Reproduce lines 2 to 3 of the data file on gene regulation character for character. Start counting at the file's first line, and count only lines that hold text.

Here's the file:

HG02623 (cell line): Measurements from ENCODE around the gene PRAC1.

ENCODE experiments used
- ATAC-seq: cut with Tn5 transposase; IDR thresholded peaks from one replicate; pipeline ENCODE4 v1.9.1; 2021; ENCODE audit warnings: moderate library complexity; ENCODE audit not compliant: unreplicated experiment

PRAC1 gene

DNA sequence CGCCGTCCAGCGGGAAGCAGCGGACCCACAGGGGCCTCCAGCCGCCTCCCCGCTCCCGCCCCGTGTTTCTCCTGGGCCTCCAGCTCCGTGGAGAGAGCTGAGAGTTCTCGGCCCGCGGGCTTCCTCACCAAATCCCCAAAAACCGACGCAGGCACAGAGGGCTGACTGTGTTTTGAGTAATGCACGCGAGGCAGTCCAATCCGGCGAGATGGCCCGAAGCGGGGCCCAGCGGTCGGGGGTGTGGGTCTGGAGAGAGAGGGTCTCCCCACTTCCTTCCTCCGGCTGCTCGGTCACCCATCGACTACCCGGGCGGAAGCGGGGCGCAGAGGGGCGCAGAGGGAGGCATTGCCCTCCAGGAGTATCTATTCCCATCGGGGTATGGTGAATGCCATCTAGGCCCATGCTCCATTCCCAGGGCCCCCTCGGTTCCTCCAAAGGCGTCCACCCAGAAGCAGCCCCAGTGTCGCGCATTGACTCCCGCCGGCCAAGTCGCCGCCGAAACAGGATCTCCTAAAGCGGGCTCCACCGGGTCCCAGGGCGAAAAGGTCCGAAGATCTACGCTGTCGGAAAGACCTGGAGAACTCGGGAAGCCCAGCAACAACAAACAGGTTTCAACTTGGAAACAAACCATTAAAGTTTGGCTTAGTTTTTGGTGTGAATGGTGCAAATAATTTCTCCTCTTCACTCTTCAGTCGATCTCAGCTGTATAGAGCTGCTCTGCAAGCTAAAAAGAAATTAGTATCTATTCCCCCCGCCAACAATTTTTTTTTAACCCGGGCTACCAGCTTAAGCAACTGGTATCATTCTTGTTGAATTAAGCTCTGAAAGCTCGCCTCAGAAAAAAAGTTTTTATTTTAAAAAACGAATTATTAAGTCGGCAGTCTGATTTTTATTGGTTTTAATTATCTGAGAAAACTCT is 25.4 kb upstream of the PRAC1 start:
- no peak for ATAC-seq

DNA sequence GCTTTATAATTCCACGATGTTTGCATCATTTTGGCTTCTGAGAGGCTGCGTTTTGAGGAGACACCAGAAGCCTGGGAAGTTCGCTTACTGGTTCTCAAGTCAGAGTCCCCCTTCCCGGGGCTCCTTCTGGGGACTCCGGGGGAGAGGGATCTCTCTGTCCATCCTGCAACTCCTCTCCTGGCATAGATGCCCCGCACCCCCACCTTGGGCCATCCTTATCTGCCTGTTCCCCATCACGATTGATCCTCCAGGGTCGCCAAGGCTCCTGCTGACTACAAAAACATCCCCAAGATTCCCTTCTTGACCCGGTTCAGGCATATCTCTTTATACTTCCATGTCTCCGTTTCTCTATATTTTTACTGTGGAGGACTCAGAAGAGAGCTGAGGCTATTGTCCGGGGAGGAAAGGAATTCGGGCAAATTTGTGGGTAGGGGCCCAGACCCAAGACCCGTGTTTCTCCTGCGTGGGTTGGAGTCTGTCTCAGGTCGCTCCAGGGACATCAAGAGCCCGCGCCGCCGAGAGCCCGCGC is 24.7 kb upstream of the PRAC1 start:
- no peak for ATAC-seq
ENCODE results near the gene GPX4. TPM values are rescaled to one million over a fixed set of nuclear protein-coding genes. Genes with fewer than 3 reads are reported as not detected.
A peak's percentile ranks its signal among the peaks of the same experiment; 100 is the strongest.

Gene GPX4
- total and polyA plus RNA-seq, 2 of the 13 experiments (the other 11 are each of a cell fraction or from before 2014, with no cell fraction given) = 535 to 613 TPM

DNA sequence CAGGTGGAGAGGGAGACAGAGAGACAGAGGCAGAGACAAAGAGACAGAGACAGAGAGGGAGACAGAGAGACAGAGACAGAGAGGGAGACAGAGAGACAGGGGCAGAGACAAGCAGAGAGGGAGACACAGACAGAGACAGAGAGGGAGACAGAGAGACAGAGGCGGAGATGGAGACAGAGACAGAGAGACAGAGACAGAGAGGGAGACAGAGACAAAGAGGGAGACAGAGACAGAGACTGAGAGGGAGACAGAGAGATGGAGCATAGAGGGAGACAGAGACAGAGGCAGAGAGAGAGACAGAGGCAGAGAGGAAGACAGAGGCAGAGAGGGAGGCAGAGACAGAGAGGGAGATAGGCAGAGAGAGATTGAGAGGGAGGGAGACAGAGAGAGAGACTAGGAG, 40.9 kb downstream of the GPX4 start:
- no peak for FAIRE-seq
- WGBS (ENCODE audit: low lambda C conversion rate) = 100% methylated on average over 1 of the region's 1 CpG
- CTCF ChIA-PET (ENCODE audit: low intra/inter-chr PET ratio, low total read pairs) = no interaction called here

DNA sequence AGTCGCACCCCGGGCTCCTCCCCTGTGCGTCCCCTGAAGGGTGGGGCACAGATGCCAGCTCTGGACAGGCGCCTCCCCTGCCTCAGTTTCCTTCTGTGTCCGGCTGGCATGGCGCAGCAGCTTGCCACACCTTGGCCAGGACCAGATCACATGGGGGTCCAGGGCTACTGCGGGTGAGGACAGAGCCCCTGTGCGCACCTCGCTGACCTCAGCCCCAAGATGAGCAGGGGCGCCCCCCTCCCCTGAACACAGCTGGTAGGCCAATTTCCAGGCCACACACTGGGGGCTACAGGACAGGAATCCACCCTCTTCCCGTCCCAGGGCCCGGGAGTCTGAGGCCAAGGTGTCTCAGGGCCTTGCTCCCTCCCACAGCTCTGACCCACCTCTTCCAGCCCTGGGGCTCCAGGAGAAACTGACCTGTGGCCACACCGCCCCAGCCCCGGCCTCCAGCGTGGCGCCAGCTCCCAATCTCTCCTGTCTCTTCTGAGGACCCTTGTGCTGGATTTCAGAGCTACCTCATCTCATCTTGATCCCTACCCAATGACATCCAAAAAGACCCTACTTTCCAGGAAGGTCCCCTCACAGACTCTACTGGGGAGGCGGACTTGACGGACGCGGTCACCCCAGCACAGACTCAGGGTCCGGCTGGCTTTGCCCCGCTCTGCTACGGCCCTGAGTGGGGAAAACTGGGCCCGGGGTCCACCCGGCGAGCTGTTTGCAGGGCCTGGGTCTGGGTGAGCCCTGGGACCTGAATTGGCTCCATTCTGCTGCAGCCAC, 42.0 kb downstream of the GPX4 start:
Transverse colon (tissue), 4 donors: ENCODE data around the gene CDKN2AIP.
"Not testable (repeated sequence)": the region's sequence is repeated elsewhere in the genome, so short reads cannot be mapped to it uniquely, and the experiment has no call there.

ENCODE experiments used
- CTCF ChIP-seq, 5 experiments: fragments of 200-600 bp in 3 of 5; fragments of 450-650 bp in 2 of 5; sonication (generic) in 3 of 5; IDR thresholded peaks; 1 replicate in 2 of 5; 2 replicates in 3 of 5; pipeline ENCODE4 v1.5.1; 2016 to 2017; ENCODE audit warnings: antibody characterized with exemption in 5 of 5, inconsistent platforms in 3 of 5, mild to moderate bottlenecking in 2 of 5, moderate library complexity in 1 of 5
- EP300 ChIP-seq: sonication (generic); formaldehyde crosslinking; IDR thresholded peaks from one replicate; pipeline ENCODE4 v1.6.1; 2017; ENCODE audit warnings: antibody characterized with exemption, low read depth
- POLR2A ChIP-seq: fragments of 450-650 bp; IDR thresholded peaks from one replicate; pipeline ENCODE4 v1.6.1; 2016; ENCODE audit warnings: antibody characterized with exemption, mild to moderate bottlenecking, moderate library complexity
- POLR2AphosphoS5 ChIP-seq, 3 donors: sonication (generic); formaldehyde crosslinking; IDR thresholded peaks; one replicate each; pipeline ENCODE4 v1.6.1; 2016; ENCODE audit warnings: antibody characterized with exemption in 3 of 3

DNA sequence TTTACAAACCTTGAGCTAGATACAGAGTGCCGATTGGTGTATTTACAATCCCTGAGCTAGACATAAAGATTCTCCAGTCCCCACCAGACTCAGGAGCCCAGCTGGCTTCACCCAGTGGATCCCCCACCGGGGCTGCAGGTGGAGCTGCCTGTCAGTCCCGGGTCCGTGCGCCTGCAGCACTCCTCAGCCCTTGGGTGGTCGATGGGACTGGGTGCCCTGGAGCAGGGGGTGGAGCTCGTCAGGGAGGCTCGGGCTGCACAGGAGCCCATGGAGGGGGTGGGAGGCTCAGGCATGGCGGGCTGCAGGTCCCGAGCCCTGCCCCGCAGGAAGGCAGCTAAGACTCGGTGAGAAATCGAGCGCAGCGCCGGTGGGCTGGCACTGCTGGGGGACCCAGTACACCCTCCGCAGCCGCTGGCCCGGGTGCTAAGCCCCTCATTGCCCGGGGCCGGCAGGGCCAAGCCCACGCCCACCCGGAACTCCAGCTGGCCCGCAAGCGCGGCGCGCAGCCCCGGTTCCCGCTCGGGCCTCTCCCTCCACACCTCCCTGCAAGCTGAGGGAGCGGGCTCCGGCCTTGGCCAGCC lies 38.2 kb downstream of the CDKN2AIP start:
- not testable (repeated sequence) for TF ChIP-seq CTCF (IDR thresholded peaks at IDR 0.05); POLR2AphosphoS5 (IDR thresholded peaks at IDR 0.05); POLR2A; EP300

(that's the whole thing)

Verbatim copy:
ENCODE experiments used
- ATAC-seq: cut with Tn5 transposase; IDR thresholded peaks from one replicate; pipeline ENCODE4 v1.9.1; 2021; ENCODE audit warnings: moderate library complexity; ENCODE audit not compliant: unreplicated experiment